Objective: To explore factors associated with physician career satisfaction, work-life balance, and burnout focusing on differences across age, gender, and specialty.
Methods: A cross-sectional, mailed, self-administered survey was sent to a national sample of 2,000 randomly-selected physicians, stratified by specialty, age, and gender (response rate 48%). Main outcome measures included career satisfaction, burnout, and work-life balance. Scales ranged from 1 to 100.
Results: Both women and men report being highly satisfied with their careers (79% compared with 76%, P<.01), having moderate levels of satisfaction with work-life balance (48% compared with 49%, P=.24), and having moderate levels of emotional resilience (51% compared with 53%, P=.09). Measures of burnout strongly predicted career satisfaction (standardized beta 0.36-0.60, P<.001). The strongest predictor of work-life balance and burnout was having some control over schedule and hours worked (standardized beta 0.28, P<.001, and 0.20-0.32, P<.001, respectively). Physician gender, age, and specialty were not strong independent predictors of career satisfaction, work-life balance, or burnout.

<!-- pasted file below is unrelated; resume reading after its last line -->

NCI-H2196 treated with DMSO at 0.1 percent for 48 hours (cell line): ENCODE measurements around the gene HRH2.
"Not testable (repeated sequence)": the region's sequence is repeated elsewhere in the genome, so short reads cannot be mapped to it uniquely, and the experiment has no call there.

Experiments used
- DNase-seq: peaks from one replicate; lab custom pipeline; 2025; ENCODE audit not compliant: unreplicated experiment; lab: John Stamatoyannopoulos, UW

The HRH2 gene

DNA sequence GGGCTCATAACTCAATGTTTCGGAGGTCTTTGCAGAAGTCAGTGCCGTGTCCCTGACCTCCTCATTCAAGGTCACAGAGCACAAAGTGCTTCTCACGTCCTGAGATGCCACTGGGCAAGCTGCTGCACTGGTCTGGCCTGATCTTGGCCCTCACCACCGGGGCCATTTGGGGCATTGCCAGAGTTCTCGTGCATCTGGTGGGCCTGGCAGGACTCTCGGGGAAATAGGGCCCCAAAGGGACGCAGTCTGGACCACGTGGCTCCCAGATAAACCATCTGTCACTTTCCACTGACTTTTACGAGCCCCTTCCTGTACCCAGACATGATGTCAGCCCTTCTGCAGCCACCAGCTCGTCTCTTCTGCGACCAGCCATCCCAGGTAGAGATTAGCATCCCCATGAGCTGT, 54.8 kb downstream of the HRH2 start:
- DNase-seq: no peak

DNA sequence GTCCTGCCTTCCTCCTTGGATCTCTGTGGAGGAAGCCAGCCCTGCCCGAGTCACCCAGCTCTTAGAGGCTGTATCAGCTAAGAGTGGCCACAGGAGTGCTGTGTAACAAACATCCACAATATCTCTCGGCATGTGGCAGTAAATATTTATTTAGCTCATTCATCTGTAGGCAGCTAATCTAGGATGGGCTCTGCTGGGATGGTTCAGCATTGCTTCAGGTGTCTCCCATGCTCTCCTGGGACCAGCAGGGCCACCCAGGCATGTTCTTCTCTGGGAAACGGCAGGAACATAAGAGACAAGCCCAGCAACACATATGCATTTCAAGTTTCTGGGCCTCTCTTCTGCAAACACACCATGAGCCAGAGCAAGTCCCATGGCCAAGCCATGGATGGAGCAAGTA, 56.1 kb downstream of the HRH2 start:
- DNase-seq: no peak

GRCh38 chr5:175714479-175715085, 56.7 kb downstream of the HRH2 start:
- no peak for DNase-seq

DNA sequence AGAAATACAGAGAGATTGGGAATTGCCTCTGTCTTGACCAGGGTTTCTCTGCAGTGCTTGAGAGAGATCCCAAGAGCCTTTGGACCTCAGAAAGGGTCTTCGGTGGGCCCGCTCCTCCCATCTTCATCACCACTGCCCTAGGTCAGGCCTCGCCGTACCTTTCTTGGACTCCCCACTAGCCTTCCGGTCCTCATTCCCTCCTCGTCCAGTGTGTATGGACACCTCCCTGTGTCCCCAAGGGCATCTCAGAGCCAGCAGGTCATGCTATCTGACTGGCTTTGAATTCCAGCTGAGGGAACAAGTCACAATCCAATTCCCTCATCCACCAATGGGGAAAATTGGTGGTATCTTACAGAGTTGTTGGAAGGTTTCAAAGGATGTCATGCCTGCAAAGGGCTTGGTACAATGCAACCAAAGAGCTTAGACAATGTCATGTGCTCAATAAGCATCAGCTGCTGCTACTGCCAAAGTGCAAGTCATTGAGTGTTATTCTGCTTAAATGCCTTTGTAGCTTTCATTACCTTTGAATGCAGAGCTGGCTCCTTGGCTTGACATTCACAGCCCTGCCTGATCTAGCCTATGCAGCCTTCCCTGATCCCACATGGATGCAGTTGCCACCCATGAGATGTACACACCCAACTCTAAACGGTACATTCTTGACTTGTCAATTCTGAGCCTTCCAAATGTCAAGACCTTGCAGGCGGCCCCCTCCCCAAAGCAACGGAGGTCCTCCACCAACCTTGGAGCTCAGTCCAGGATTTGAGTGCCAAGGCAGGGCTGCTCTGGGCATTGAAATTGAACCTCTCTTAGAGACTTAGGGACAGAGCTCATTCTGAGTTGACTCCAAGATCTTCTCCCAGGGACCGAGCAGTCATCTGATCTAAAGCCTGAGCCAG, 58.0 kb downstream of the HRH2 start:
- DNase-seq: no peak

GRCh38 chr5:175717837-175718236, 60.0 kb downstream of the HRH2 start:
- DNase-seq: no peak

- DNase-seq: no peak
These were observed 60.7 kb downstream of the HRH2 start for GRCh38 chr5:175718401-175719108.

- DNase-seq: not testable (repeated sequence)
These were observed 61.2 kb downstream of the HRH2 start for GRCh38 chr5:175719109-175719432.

Conclusion: This national physician survey suggests that physicians can struggle with work-life balance yet remain highly satisfied with their career. Burnout is an important predictor of career satisfaction, and control over schedule and work hours are the most important predictors of work-life balance and burnout.
Level of evidence: II.